2: Landscape as Journey Documentary History

John Thomson

edited from Wikipedia article

Google images

John Thomson (14 June 1837 – 29 September 1921) was a pioneering Scottish photographer, geographer and traveller. He was an accomplished photographer in many areas: landscapes, portraiture, street-photography, architectural photography. He was one of the first photographers to travel to the Far East, documenting the people, landscapes and artifacts of eastern cultures for his Victorian audience.  He was however more concerned with the socio-economic situation of the people whose land he visited than landscape as a subject in  itself (Jeffrey, 1981, p. 64).

On his return home, his pioneering work documenting the social conditions of the street  is regarded as a classic instance of social documentary which laid the foundations for photojournalism.  He went on to become a portrait photographer of High Society in Mayfair, gaining the Royal Warrant in 1881. His publishing activities mark him out as an innovator in combining photography with the printed word.

The son of William Thomson, a tobacco spinner and retail trader, and his wife Isabella, Thomson was born the eighth of nine children in Edinburgh.  After his schooling in the early 1850s, he was apprenticed to a local optical and scientific instrument manufacturer, thought to be James Mackay Bryson. During this time, Thomson learned the principles of photography and completed his apprenticeship around 1858. In 1861 he became a member of the Royal Scottish Society of Arts.

South East Asia 1862-1872: Singapore, Malaya, Sumatra, Siam, Cambodia and China


In April 1862, Thomson left Edinburgh for Singapore to join his older brother William, a watchmaker and photographer, beginning a ten-year period spent travelling around the Far East. Initially, he established a joint business with William to manufacture marine chronometers and optical and nautical instruments. He also established a photographic studio in Singapore, taking portraits of European merchants, and he developed an interest in local peoples and places. He travelled extensively throughout the mainland territories of Malaya and the island of Sumatra, exploring the villages and photographing the native peoples and their activities.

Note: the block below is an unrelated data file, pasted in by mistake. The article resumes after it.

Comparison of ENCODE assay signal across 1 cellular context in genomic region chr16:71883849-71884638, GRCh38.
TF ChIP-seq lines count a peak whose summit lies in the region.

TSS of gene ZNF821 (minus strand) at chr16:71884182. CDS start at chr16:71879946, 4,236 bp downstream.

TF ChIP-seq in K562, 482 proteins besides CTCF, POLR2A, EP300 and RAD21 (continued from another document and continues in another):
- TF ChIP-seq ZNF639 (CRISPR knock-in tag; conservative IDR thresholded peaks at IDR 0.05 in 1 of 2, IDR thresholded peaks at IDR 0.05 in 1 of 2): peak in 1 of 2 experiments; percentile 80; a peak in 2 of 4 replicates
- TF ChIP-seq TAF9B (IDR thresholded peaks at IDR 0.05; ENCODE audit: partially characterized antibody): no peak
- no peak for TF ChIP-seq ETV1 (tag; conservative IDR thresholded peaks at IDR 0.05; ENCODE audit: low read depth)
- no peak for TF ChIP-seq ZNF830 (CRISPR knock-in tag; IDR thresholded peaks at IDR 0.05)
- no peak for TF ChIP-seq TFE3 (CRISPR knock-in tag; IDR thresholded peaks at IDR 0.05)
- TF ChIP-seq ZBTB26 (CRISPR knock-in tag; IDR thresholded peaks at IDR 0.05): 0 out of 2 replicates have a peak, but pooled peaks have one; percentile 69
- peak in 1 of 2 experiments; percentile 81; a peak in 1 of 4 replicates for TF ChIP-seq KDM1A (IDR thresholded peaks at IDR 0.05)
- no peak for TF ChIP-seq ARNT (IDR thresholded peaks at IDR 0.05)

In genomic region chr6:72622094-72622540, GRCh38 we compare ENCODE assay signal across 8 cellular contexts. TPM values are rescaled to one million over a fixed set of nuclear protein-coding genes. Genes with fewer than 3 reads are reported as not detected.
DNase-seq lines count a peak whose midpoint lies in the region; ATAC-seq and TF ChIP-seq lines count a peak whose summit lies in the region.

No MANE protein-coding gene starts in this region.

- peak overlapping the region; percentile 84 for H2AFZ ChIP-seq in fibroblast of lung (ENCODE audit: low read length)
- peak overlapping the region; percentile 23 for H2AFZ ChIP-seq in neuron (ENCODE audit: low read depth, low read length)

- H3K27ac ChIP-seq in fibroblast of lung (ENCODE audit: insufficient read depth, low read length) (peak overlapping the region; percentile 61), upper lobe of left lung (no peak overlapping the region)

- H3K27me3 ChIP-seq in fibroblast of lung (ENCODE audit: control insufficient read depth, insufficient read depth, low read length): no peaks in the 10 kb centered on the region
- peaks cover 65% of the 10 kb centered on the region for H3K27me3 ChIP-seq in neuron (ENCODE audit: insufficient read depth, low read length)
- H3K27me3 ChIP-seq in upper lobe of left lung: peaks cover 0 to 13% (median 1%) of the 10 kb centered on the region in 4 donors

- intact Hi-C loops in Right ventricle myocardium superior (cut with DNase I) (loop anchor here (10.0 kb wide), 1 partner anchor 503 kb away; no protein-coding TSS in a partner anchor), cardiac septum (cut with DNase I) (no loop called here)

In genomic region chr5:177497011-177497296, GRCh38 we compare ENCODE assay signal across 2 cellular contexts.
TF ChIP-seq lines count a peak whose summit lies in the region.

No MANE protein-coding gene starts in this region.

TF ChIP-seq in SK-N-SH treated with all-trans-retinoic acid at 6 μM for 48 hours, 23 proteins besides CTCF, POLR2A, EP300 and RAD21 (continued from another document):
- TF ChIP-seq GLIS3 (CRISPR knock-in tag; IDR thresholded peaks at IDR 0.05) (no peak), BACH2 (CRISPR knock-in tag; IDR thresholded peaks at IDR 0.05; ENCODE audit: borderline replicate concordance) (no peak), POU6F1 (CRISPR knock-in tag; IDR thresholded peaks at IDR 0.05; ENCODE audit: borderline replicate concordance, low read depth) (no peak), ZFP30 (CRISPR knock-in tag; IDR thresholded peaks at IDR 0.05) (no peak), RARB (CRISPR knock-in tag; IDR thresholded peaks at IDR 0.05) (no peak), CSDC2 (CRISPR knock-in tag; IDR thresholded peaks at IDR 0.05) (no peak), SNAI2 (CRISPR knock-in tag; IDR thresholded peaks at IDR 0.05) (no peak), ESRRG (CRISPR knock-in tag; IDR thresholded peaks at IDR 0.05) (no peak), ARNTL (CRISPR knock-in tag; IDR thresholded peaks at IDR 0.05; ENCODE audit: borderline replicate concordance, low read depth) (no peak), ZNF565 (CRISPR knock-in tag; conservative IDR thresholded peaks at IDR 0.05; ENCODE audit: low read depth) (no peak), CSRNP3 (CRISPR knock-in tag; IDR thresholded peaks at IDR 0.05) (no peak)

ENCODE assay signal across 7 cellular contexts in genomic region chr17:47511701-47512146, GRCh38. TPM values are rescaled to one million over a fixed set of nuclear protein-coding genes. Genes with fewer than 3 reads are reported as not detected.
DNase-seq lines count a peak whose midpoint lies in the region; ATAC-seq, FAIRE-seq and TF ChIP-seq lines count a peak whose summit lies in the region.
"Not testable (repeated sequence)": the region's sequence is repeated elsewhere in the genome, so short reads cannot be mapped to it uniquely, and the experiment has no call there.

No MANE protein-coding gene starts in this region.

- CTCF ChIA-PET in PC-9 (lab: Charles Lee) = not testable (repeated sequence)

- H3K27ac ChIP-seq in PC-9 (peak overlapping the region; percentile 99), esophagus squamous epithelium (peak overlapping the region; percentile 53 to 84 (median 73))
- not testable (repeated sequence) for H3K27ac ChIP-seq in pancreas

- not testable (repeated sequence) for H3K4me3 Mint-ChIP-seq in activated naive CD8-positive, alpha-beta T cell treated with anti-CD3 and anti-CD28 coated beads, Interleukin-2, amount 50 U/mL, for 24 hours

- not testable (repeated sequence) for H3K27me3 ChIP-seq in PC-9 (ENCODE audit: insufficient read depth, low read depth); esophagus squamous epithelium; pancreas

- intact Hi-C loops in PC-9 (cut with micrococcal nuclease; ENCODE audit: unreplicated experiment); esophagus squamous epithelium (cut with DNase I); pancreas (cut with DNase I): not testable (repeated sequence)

Siam and Cambodia

After visiting Ceylon and India from October to November 1864 to document the destruction caused by a recent cyclone, Thomson sold his Singapore studio and moved to Siam. After arrival in Bangkok in September 1865, Thomson undertook a series of photographs of the King of Siam and other senior members of the royal court and government.

 Prea Sat Ling Poun, Angkor Wat, 1865.

Inspired by Henri Mouhot’s account of the rediscovery of the ancient cities of Angkor in the Cambodian jungle, Thomson embarked on what would become the first of his major photographic expeditions. He set off in January 1866 with his translator H. G. Kennedy, a British Consular official in Bangkok, who saved Thomson’s life when he contracted jungle fever en route. The pair spent two weeks at Angkor, where Thomson extensively documented the vast site, producing some of the earliest photographs of what is today a UNESCO World Heritage Site.

Thomson then moved on to Phnom Penh and took photographs of the King of Cambodia and other members of the Cambodian Royal Family, before travelling on to Saigon. From there he stayed in Bangkok briefly, before returning to Britain in May or June in 1866.

While back home, Thomson lectured extensively to the British Association and published his photographs of Siam and Cambodia. He became a member of the Royal Ethnological Society of London and was elected a Fellow of the Royal Geographical Society in 1866, and published his first book, The Antiquities of Cambodia, in early 1867.

There have however been accusations of plagiarism. In 2001 Phiphat Phongraphiphon, a Thai independent researcher in historical photography, published claims that Thomson plagiarised works by Thai court photographer Khun Sunthornsathitsalak (Christian name: Francis Chit) and published them as his own. Evidence to Phiphat’s claims include an analysis of a photograph in which the temple Wat Rajapradit, which was built before Thomson arrived in Bangkok, is missing.

Travels in China 1868-1872

Island Pagoda, about 1871, from the album, Foochow and the River Min



Images from Travels in China

After a year in Britain, Thomson again felt the desire to return to the Far East. He returned to Singapore in July 1867, before moving to Saigon for three months and finally settling in Hong Kong in 1868. He established a studio in the Commercial Bank building, and spent the next four years photographing the people of China and recording the diversity of Chinese culture.